Eventually, I found myself singing good repertoire (Gregorian chant and the classical sacred polyphony that was birthed from it) for the Latin Mass with competent musicians. It was here that I realized that I could write music for the liturgy. It was here that I realized I could contribute.

It took some time to start writing sacred music. In fact, I wrote very little for about six years. Since much of my background was in writing songs and instrumental music in a more secular realm, I had to drink deeply from the well of Gregorian chant and Renaissance polyphony before I could conceive of composing it. The total immersion into chant seemed to give me a fresh approach to melody, and especially rhythm, in a drastically different way. I began to respect the unison melodic line with its linear harmony with fresh regard.

Is there a sacred music composer — or are there several composers — whose work you find most captivating, either as a source of delight (however different in style from your own compositions), or as direct inspirations and models for your own work?

If we’re considering sacred music to be the music that is “set apart” for a specific liturgical function, I would have to say that the anonymous composers of the chant melodies are the most impressive to me. I’m also in awe of the composers that followed them like Josquin, Dufay, Dunstable, Byrd, Palestrina, etc… They used so little and created so profoundly!

Interpreting sacred music composers more loosely, I would have to say J.S. Bach is a composer I hold in the highest regard. I also admire a lot of 20th-century composers. I’ve always found Benjamin Britten’s compositions for choir and voice so masterful and unique. There are so many fresh compositional voices out there today; it seems I discover a composer to esteem every month.

A living composer that never ceases to move me, however, is Arvo Pärt.  His music captures the mystery that is lacking from so many artistic pursuits of artists today. His music seems to purge the pain of life by allowing the listener to experience it so that true joy can be felt in its aftermath. It causes weeping to flow deep from within, only to leave a smile on the tear-stained cheeks of the listener. If I could write but one piece in life that does this for someone, I would consider my compositional work successful.  

A Solis Ortus Cárdine | 2017 | SATB a cappella | 3’
The language of sacred music, as of Catholic worship in general, remains a controversial subject. What are your thoughts about the place of Latin in vernacular liturgy and the place of the vernacular in Latin liturgy?

While I’m thankful for the many great English translations we have for the texts of our liturgy, I would be remiss if I didn’t mention the great beauty, reverence, and mystery that comes when sacred music is set to Latin.

Again, if we are to take the word “sacred” literally, we are then referring to a musical language that is set apart for a certain liturgical action, and whose first purpose is for the “glorification of God and the sanctification and edification of his people.” I’ve come to realize that the use of Latin enhances in a special way the aura of mystery in liturgical music. It is like a veil, and veils cover sacred things.  As listeners we ask, “What is behind that veil?”

This mystery is most apparently lacking when the Gregorian melodies are set to the vernacular English. Something in their artistry, piety, and mystery is lost. I have heard the melodies set to Spanish with a less jarring affect, however. But, to this point, think of the absurdity of a music conservatory that would have their students singing Franz Schubert Lieder in English. Preposterous! Why should one treat the ars celebrandi of the Church with any less respect?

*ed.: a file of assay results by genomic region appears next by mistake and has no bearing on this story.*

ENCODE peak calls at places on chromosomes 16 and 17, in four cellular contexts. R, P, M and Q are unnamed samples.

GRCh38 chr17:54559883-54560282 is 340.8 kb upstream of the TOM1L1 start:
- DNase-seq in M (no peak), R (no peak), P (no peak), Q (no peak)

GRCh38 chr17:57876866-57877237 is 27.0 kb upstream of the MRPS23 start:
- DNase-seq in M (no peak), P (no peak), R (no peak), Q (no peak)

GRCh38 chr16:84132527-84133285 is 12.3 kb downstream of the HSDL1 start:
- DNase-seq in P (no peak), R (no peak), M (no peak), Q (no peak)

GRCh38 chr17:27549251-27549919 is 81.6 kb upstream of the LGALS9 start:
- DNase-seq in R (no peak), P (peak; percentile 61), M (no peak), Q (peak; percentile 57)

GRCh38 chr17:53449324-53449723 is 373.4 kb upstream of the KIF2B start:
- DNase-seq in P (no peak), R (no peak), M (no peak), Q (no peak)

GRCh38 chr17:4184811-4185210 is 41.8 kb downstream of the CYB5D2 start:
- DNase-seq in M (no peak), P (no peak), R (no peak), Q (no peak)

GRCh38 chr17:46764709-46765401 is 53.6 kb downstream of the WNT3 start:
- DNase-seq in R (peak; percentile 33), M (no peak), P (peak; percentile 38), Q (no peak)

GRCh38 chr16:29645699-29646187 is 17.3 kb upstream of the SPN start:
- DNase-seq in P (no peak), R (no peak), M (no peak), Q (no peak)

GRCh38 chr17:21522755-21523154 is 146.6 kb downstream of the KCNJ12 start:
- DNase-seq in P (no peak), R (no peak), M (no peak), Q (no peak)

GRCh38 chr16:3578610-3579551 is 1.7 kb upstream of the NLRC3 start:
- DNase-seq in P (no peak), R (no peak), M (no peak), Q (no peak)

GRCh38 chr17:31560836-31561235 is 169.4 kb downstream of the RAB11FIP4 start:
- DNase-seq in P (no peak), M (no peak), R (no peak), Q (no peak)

Additionally, I would say that Latin is a language that is no longer used colloquially, and therefore it has an “otherness” to it. It is intrinsically sacred to those in the Latin Church. When we hear it, we know we are in a sacred space. Latin is sometimes criticized for not allowing a full and “active participation,” but we must remember that the Church has taught in these past two centuries that participation must first be interior, and then exterior, and sacramental (see Pius X, Pius XII, JP II). Without interiority, the rest is just a show. Because Latin creates a sense of the sacred by being mysterious, it lends itself to recollection and piety, which are vital to a proper interior participation.

Of course, I do think that English sacred music can possess many of these positive qualities such as beauty and mystery — e.g. Tallis’ “If Ye Love Me,” Howell’s Requiem, but for me it seems a more difficult language to use for sacred music, and it seems to be a slippery slope into making music that smacks of the banal.

“Da Virtutibus” for organ and men’s voices (audio only)

Can you say more specifically what you see as the qualities of Latin that make it apt for sacred music?

This is difficult to explain briefly, but I’ve noticed several characteristics that are inherent in the Latin text that make Gregorian chant so suitable for prayer. Its flowing legato unison lines are easily executed with the five pure vowels of Latin, contrasted with the complex vowel pronunciation of English. The accent in Latin is something that is light and lifted, and it is one of a lengthening of time. This comes out in the Gregorian melodies; the heights of these melodies are never sung with the greatest emphasis in volume, but are rather lightened and lengthened. The English accent is more Germanic in nature and therefore does not call for this type of setting. One last point is that all of these Gregorian melodies end on the tonic note of the mode in a state of repose. This rise and fall (repose) is observed in the spondees (Dé-us) and dactyls (Dóminus), the smallest rhythms in Latin, that make up the greater phraseological lines. Thus, the words, when they are well set, are to rise like incense to God and return to the recollected heart of the singer. Perhaps these reasons are not convincing to everyone, but they have been revelations to me in how I set text to music.